Electronics interfere with birds’ sense of direction

A team of researchers from the University of Oldenburg, Germany, have found that the electromagnetic fields produced when we connect power plugs to the mains, and AM radio signals, are capable of playing havoc with birds’ natural sat nav.

How birds are able to use magnetic fields at all isn’t very well understood, but it’s believed they may be able to navigate their way around the world with help from receptors in their eyes. These cryptochromes, as they are called, enable them to sense the Earth’s magnetic field, just like a biological compass.

The scientists, led by Professor Henrik Mouritsen, discovered that when European robins were exposed to weak electromagnetic fields of a certain frequency (like those created when electronic devices are plugged in), they lost all sense of direction.

“The basic experiment we do in bird-navigation research is that we put birds into an orientation cage,” Professor Mouritsen explained. “They are so eager to migrate, that they will jump in the direction in which they want to fly, and if you turn a static magnetic field in the horizontal plane they will start to jump in a different direction.”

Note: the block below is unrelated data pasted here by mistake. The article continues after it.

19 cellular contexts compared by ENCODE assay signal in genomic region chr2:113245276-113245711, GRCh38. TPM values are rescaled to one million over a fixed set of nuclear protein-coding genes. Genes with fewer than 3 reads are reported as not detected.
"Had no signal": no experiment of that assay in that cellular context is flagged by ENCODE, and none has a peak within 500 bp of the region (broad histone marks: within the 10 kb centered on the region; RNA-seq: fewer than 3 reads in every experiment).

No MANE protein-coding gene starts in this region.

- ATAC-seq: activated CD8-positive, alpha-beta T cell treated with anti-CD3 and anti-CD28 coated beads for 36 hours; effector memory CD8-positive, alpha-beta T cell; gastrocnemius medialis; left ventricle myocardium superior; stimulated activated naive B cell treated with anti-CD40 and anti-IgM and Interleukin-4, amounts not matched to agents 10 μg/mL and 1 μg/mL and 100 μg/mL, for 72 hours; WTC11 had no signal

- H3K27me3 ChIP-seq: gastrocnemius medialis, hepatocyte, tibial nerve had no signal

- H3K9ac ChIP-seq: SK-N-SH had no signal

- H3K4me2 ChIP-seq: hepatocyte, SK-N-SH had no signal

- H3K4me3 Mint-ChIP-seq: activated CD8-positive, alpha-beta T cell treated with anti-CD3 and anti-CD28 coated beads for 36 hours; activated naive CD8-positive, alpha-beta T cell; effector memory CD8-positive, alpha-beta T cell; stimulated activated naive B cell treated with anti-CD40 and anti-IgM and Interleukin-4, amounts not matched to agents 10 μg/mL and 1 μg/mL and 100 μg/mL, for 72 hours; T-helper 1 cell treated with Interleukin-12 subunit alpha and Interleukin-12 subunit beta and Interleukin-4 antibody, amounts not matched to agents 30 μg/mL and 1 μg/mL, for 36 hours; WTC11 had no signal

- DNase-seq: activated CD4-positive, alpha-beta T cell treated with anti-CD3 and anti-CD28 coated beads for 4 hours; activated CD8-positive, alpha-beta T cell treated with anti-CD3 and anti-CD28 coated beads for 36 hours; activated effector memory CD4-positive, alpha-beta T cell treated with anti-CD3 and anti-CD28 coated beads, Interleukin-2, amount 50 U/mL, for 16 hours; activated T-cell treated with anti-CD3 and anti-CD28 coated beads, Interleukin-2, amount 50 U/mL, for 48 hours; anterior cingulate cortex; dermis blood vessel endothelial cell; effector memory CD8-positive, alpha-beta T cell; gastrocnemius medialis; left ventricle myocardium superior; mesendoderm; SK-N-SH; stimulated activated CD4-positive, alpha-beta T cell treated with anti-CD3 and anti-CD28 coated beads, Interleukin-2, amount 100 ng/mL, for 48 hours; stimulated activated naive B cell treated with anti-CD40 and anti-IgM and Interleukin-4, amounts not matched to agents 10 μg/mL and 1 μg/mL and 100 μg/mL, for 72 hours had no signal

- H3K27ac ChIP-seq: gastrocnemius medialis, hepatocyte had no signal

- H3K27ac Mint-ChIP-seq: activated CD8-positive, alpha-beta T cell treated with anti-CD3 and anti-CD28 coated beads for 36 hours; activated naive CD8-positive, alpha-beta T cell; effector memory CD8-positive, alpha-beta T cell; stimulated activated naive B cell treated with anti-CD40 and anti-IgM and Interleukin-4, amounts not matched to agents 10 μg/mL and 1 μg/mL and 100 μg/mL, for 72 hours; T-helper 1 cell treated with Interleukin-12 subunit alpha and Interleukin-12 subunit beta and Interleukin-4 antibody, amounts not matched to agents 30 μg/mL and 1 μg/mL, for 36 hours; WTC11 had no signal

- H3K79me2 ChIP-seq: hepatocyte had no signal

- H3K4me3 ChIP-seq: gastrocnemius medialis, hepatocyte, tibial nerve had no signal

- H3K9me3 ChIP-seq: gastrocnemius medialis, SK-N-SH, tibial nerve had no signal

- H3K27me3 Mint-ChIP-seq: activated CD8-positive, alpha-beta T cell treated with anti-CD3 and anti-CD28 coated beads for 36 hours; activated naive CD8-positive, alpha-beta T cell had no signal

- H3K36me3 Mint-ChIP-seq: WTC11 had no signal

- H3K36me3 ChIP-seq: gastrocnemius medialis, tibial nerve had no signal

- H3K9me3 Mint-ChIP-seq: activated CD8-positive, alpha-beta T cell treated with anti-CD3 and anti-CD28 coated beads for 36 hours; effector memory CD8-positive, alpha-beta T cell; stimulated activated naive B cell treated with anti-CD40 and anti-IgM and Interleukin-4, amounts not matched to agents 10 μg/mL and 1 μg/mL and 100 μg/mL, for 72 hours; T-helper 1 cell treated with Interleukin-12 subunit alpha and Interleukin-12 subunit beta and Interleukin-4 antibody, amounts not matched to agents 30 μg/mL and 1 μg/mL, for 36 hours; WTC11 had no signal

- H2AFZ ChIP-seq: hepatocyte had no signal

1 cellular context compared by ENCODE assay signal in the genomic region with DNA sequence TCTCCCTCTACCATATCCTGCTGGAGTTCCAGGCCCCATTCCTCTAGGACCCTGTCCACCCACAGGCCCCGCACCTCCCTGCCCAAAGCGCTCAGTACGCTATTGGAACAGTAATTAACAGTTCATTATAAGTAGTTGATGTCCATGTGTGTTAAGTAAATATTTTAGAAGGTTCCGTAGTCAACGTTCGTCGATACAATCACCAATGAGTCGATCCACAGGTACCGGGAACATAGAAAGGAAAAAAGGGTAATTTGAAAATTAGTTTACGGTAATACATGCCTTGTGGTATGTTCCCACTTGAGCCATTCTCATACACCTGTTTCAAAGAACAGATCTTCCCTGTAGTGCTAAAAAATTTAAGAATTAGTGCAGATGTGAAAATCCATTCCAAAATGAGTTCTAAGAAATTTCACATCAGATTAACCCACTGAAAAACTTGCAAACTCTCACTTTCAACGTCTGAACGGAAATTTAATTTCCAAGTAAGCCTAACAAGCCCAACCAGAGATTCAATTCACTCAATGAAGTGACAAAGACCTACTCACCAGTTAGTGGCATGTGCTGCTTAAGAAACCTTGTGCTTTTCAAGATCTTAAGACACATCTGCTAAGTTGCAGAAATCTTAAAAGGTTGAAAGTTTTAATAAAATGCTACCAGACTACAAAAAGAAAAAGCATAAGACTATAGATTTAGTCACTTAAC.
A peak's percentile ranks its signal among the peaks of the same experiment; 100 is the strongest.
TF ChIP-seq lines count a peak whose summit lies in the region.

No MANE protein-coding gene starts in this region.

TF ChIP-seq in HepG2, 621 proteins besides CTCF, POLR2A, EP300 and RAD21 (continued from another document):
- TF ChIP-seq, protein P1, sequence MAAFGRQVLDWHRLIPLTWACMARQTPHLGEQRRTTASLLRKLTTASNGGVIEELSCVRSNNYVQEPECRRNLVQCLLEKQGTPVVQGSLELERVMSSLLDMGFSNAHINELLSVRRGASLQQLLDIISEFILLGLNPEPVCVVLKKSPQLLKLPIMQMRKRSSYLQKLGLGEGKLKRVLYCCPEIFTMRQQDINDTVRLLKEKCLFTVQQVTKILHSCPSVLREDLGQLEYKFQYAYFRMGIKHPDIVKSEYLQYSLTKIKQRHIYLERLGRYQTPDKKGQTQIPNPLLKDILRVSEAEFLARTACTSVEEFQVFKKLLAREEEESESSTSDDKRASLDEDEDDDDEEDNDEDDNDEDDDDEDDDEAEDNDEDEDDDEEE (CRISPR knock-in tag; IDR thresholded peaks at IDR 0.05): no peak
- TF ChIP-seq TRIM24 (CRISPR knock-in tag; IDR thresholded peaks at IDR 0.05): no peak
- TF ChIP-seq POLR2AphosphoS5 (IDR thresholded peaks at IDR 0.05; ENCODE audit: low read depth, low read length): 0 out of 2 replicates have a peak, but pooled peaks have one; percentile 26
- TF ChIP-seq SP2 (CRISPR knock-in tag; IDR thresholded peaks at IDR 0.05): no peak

This is likely to affect migratory birds as they fly over towns and cities, where there are large concentrations of homes and businesses that constantly use electronics.

However, despite being unable to effectively sense the Earth’s magnetic field in such a situation, these birds could still rely on their other abilities to find their way.

“The birds wouldn’t be completely lost because they have three different compasses: a star compass, a Sun compass and a magnetic compass,” says Professor Mouritsen “These work independently of one another. As long as it is clear, they should be fine with their sunset compass or star compass.”